|Duration of runny nose (days)‡||374||7.0 (13.0)||||5.0 (12.3)||||0.414¶|| |
|Sore throat||378||166 (60.4)||51 (49.5)||0.058†||1.55 (0.99–2.45)|
|Duration of sore throat (days)‡||374||2.0 (8.5)||||0.5 (5.0)||||0.027¶|| |
|Fever||378||158 (57.5)||66 (64.1)||0.243†||0.76 (0.47–1.21)|
|Duration of fever (days)‡||375||2.0 (3.0)||||2.0 (4.0)||||0.275¶|| |
Table 4. Association between respiratory symptoms and usage of masks among Malaysian pilgrims in 2007
|Symptom||N||Wearing facemasks||Not wearing facemasks||p Value*||OR (95% CI)|
|n (%)/ mean (SD)||n (%)/ mean (SD)|
|Cough||387||259 (91.8)||95 (90.5)||0.668†||1.19 (0.54–2.58)|
|Duration of cough (days)‡||374||15.6 (12.5)||13.0 (11.9)||0.073¶|| |
|Runny nose||387||225 (79.8)||82 (78.1)||0.715†||1.11 (0.64–1.91)|
|Duration of runny nose (days)‡||377||7.0 (13.0)||||6.0 (8.0)||||0.152§|| |
|Sore throat||387||173 (61.3)||48 (45.7)||0.006†||1.89 (1.20–2.97)|
|Duration of sore throat (days)‡||380||2.0 (7.0)||||0.0 (5.0)||||0.008§|| |
|Fever||387||175 (62.1)||54 (51.4)||0.059†||1.55 (0.98–2.43)|
|Duration of fever (days)‡||380||2.0 (4.0)||||1.0 (3.0)||||0.039§|| |
The prevalence of hajj pilgrims with triad of cough, subjective fever, and sore throat were 40.1% (95% CI 35.2–45.0). ILI cases were not influenced by age, as the age of ILI cases was 49.8 ± 10.6-year-old and non-ILI cases was 50.7 ± 11.2-year-old (p = 0.422). It was also not influenced by gender as male gender was 54.8% in ILI versus 56.5% in non-ILI (p = 0.752). There was no significant association between ILI with influenza vaccination and those wearing a facemask (Table 5).
Table 5. The association of influenza-like illness with influenza vaccination and wearing facemask
|Protective measure||Influenza-like illness||p Value*||OR (95% CI)|
|Yes n (%)||No n (%)|
|Influenza vaccination||111 (73.0)||164 (72.6)||0.922†||1.02 (0.65–1.63)|
|Wearing facemask||121 (78.1)||161 (69.4)||0.060†||1.57 (0.98–2.52)|
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Respiratory symptoms are one of the most common problems faced by pilgrims in Mecca.12 Besides low returned survey form, the major limitation of the study was the definition of acute respiratory infection. The definition of acute respiratory infection in previous studies was mainly based on clinical symptoms and not microbiological detection of the causative agents.13–15 In reality, it is very difficult to differentiate between infectious and non-infectious respiratory symptoms on clinical basis. Only 49.4% of the patients with suspected respiratory tract infections had identifiable causative agents.16 Some of the previous studies were designed to evaluate the causative pathogens responsible for respiratory infections, eg, viruses or bacteria.3,16–18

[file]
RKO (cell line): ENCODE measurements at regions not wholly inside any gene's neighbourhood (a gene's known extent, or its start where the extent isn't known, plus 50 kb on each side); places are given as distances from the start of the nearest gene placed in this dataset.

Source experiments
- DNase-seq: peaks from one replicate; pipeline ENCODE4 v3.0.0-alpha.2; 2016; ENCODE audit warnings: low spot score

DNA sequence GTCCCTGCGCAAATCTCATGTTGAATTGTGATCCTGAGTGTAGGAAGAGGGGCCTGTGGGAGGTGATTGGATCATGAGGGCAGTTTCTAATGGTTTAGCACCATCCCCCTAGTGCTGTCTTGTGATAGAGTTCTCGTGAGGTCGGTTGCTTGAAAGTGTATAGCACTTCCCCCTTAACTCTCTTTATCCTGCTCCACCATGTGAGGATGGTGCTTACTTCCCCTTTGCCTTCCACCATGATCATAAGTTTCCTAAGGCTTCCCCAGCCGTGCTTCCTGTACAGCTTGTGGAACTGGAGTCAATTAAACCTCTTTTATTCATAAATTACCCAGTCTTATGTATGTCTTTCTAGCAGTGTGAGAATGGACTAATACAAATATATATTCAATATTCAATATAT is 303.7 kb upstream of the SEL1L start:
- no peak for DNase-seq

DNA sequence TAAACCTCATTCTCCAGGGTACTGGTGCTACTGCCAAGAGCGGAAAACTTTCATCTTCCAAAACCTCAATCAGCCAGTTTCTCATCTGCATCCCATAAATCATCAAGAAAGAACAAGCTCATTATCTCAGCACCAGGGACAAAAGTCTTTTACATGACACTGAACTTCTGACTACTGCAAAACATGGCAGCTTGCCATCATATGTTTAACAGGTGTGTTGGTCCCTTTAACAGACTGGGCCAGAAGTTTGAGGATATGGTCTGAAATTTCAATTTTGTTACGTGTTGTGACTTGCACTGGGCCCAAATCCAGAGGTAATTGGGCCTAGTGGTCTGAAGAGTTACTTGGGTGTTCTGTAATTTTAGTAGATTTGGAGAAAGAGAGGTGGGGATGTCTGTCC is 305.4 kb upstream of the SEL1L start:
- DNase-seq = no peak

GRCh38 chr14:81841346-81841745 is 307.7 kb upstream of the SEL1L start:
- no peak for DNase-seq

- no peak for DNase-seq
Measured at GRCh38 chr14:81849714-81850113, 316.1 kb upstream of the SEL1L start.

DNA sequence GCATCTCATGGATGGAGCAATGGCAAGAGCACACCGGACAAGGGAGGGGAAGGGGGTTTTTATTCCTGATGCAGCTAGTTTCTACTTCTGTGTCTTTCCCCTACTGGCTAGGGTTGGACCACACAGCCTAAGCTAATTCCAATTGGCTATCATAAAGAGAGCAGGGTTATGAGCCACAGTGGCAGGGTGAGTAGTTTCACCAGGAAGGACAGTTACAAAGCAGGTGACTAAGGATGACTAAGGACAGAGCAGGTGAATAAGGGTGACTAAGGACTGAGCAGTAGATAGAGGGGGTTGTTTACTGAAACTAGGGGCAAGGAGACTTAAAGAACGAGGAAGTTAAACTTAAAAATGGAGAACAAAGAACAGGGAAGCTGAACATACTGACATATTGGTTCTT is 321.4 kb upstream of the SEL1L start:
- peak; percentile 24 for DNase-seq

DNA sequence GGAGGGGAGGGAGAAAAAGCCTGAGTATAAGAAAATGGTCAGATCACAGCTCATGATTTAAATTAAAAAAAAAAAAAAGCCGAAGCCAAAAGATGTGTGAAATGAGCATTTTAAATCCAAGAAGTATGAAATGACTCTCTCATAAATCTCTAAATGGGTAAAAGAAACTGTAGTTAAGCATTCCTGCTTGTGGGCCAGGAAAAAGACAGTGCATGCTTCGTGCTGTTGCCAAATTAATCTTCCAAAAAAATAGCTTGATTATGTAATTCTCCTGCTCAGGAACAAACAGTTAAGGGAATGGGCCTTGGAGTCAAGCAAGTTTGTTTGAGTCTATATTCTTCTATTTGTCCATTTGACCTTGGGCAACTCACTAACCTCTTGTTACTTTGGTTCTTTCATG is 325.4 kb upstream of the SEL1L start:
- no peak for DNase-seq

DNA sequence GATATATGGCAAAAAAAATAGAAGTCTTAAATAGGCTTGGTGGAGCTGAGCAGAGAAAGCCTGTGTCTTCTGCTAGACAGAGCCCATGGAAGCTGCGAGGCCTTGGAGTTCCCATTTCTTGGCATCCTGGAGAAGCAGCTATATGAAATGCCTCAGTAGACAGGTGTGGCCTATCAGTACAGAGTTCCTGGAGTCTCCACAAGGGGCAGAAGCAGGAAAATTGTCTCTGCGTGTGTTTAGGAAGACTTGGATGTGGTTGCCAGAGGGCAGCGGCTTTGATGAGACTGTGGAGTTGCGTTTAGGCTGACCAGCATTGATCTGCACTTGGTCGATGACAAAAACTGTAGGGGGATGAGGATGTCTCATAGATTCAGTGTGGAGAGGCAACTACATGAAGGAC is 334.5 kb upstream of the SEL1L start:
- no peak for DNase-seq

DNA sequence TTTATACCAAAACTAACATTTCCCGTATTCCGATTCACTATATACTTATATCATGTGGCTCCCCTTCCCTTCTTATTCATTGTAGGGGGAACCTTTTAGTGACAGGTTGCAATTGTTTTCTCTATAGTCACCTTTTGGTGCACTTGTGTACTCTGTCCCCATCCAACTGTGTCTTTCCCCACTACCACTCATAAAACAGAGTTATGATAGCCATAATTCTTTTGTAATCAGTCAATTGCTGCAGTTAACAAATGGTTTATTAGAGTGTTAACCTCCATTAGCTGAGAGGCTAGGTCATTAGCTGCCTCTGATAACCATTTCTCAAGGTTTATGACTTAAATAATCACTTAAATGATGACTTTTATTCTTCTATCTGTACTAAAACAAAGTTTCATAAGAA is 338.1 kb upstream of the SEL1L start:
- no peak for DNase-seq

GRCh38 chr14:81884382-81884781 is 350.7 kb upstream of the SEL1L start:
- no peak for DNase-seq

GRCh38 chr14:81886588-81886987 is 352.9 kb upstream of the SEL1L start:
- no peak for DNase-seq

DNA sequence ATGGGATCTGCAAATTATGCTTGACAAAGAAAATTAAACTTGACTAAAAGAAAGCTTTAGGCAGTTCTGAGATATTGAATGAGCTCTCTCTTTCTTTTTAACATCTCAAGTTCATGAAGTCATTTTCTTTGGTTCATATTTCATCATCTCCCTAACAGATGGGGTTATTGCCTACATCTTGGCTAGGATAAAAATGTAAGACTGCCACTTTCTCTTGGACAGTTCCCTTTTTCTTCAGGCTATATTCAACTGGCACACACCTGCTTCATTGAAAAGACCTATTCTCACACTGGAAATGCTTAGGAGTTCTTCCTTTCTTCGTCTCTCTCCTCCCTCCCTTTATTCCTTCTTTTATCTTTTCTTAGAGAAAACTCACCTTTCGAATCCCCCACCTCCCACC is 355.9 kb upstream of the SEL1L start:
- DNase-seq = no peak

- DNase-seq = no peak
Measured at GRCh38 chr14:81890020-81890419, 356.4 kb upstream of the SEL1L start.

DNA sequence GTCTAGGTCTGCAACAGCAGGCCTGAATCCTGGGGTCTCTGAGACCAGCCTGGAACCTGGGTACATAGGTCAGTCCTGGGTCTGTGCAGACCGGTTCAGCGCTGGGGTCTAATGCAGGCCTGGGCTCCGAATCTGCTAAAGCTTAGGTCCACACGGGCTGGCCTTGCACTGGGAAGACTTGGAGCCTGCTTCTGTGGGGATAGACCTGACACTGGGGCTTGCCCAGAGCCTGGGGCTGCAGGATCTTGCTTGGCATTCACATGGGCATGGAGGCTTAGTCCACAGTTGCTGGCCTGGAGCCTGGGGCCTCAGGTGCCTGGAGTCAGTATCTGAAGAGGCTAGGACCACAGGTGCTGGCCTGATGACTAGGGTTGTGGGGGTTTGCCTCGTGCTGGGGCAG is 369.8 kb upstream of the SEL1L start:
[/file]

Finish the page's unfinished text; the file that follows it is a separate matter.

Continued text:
Symptom wise, respiratory tract infection was defined as presence of at least one constitutional symptom (fever, headache, and myalgia) plus at least one of the local symptoms.13,15,19 It was very difficult to ask the hajj pilgrims retrospectively regarding headache, fatigue, and myalgia especially during hajj season whereby the hajj pilgrims needed to complete hajj ritual in a very close and dense environment. Whereas the CDC (Centers for Disease Control) definition of ILI (“temperature of ≥ 37.8°C and either cough and/or sore throat in the absence of a known cause other than influenza”) has been shown to have low sensitivity in clinical practice20 especially for hajj pilgrims.11 Some studies among hajj pilgrims used “sore throat in combination with either temperature 38.0°C or cough” as ILI.10,21 A few other studies suggest that ILI to be defined as “cough, subjective fever, and fatigue.”22,23 However, since pilgrims were expected to feel fatigue as a result of strenuous hajj rituals or as a travel-associated symptom, fatigue is not suitable for the criteria. The variation in defining respiratory tract symptoms showed the need of standard definition in future research among hajj pilgrims especially in the era of pandemic influenza. The suggestion by Rashid et al. (2008) is very practical for hajj pilgrims or any mass gathering, hence being used in our study.11 The term “acute respiratory infection” is suggested to be used only in hajj pilgrims that were admitted to hospital or whenever the causative pathogen is identified.
We found 40.1% of hajj pilgrims met the ILI criteria as defined by Rashid et al. (2008). We were unable to compare our findings with other studies as no other study used such definition yet. In this study, we found combination of fever and other respiratory symptoms (defined as acute respiratory infection by other studies) among Malaysian hajj pilgrims were 58.9%, which was higher when compared to Saudi medical personnel (25.6%),13 hajj pilgrims from Riyadh (39.8%),14,15 hajj pilgrims from Iran for year 2004 (35.2%),24 hajj pilgrims from France (fever and cough, 15.6%),25 and hajj pilgrims from Egypt (fever, 25% and cough, 28.2%).26 On the other hand, the incidence of respiratory symptoms among Malaysian hajj pilgrims were lower than hajj pilgrims from Iran in year 2005 (70.0%) because there was a possible outbreak of noninfluenza in that year.24 There were many other factors involved in the large variation in the prevalence of these study populations. Malaysians are used to wet and hot environment in the country as opposed to dry and dusky environment in Mecca. Furthermore, the hajj season in 2007 fell in winter, which resulted in a more severe climatic change for Malaysians.